Changra Dzong

Changra Dzong

2001. (Film negative)

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Key Information


Hugh E. Richardson


Hugh Richardson

Date of Photo



Gyantse Region > Changra

Accession number


Image Dimensions

43 X 54 mm

Changra (lcang ra) Dzong (fort) near Gyantse. There are fields enclosed by stone walls in the foreground containing harvested crops or hay. A horse is grazing on the right.

Further Information

Photographic Process

Negative film nitrate

Date Acquired

Donated August 2001

Donated by

The executors of the estate of Hugh E. Richardson


Hugh E. Richardson

Manual Catalogues -

Manual Catalogues - Notes on front of negative album in Richardson's hand in white: '2' 'Ramagang, 'Ushang, Tshurphu rgyal, Misc pillars'. On the reverse of negative album written in blue ink on white labels in Richardson's hand: 'Hu zhang, Pa blon chen, Pha bong ka, Nyenchen thang lho, Rva sgreng, Khro 'brug, etc. etc.' [KC 10/3/2006]

Manual Catalogues -

Manual Catalogues - Notes on negative index - Folio 53. 'Changra near Gyantse'

Other Information - Location: Changra (lcang ra) is situated to the south-west of Gyantse and historically it was one of the most important Buddhist sites in Tibet during the 14th-15th Century. The Gyatse Prince Phagpa Palsangpo (1318-70) invited the great scholar and compiler of the Tibetan canon, Buton (bu ston, 1290-1364) to found a temple at Changra. Changra is also the site of a large number of burial mounds of the noble families of the Yarlung dyansty, (7th-10th Century AD). [TS 16/3/2005]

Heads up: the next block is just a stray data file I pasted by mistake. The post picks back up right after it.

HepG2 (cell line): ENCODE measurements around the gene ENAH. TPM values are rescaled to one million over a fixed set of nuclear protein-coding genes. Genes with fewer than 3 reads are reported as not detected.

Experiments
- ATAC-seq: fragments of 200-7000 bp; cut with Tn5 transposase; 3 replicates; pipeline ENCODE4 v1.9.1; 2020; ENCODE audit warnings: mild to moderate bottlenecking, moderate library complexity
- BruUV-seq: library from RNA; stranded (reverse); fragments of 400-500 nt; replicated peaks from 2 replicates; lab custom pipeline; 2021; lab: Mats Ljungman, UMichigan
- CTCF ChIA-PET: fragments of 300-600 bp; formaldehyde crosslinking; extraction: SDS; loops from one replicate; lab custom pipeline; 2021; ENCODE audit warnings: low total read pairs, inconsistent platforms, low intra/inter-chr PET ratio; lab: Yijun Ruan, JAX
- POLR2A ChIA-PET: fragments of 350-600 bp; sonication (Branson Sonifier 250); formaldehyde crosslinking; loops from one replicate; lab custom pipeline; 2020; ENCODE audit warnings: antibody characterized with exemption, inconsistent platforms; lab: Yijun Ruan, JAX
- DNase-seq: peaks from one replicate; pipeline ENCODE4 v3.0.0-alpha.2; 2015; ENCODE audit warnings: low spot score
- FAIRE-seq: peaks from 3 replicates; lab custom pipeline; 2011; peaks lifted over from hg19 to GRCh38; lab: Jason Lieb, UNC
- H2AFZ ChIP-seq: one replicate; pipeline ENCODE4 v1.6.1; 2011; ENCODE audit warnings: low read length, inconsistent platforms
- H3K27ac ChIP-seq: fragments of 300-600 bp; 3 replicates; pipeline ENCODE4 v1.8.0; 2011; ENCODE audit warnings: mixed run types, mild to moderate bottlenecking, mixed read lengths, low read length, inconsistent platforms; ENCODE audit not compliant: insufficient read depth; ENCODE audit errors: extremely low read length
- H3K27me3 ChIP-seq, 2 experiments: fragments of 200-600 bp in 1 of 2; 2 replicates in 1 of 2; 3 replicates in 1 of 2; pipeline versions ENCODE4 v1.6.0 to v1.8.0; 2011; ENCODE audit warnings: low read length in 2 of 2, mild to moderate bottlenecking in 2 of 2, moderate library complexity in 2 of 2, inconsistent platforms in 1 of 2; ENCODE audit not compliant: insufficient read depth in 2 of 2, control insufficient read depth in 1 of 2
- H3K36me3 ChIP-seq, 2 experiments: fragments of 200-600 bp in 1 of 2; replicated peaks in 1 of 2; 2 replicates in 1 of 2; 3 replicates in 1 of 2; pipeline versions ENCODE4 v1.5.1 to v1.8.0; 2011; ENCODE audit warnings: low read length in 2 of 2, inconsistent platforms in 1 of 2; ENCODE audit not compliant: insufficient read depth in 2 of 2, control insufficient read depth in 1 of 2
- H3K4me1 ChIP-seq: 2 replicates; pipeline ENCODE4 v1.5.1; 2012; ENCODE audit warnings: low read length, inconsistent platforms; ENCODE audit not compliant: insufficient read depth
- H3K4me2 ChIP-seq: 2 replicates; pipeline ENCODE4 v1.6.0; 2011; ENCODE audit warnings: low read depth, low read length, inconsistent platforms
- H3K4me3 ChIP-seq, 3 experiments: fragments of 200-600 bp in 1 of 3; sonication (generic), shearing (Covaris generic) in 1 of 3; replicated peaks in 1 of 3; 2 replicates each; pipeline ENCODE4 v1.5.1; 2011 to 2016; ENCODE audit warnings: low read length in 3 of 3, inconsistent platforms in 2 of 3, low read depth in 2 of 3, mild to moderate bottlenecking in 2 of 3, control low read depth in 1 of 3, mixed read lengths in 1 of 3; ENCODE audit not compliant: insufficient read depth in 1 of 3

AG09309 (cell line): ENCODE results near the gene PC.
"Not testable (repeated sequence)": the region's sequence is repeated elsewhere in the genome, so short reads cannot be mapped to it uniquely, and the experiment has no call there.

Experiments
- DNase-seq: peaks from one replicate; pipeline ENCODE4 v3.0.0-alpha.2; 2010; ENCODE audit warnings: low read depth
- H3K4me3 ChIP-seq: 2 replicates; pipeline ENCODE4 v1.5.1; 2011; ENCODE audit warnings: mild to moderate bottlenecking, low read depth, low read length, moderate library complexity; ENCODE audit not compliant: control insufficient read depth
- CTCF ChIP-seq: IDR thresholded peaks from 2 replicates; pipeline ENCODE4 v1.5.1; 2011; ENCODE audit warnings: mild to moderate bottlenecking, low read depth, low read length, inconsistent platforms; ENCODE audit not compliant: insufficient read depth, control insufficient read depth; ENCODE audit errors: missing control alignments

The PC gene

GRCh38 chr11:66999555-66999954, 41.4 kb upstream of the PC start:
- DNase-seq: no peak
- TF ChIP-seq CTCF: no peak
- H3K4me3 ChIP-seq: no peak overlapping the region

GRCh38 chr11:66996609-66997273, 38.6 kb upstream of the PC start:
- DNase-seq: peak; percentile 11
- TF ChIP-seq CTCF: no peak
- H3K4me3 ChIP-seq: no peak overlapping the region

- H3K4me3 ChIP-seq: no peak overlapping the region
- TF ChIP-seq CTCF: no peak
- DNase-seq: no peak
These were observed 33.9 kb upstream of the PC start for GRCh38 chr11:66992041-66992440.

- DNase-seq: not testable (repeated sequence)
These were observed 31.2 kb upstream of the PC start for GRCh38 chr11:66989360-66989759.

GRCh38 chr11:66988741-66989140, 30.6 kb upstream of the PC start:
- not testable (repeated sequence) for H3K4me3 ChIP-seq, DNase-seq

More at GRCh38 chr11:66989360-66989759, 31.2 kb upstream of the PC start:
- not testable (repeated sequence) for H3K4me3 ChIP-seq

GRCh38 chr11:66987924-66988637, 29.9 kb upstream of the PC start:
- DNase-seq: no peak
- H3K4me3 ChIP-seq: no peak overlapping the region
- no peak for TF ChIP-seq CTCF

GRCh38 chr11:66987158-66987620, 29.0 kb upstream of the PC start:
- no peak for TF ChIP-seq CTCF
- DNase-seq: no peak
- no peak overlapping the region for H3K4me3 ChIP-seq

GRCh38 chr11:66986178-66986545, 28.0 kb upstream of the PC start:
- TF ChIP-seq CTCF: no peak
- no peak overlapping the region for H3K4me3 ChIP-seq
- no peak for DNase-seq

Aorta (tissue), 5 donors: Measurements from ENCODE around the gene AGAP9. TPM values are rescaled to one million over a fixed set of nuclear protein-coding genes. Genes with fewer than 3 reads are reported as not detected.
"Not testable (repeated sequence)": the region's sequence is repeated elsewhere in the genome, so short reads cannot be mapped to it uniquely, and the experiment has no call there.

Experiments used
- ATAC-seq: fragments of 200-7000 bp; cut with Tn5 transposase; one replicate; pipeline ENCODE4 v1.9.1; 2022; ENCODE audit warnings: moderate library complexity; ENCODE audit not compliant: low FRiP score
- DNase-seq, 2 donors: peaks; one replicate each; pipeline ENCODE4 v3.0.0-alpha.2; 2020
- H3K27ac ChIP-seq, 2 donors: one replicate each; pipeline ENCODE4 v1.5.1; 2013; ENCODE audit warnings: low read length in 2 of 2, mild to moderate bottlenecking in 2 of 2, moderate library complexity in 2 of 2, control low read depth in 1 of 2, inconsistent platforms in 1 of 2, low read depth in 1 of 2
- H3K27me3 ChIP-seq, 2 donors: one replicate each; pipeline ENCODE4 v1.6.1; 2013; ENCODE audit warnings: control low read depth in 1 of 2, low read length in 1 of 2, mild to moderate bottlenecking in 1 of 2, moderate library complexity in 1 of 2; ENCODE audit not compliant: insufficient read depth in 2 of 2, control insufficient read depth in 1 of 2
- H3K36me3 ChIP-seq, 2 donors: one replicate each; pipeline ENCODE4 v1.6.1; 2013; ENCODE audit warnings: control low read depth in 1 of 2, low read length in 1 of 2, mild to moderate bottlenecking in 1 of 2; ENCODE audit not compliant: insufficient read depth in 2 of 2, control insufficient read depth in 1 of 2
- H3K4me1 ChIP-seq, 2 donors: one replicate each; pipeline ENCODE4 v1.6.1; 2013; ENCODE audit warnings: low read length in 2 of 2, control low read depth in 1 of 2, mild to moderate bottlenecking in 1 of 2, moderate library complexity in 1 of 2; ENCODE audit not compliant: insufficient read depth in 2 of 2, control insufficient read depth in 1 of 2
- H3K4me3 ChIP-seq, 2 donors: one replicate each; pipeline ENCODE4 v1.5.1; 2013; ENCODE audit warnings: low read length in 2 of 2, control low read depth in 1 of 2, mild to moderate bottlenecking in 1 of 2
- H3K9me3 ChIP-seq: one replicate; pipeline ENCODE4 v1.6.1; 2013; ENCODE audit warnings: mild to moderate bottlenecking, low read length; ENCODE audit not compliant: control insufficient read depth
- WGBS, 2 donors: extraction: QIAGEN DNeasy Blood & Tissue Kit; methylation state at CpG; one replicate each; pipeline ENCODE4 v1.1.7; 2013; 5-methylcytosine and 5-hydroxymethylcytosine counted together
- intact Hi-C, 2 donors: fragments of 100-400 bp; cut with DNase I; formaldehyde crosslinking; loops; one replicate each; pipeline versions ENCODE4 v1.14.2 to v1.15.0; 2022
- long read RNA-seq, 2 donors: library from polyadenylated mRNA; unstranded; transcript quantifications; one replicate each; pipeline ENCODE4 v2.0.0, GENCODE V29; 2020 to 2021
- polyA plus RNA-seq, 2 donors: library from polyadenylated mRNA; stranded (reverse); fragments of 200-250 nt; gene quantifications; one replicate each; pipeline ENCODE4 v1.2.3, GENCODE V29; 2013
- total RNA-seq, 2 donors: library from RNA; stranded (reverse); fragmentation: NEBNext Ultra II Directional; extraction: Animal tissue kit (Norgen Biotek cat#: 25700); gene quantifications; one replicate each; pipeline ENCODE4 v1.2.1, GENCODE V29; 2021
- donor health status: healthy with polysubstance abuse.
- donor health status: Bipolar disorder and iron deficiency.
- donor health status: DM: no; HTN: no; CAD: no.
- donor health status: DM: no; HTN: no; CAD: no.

Other Information - Dates

Other Information - Dates: The contact print of this image was developed with a related batch of negatives identifiable by the batch number '609', of which there are twently nine similarly marked 6x4.5 contact prints in the Richardson Collection in the Pitt Rivers Museum. Some of these prints have been dated by Richardson to October 1950, and others relate to places that he visited only in 1948-9 and it seems likely, therefore, that this image was taken within this period [MS 17/12/2005]

For Citation use:
The Tibet Album. "Changra Dzong " 05 Dec. 2006. The Pitt Rivers Museum. <>.

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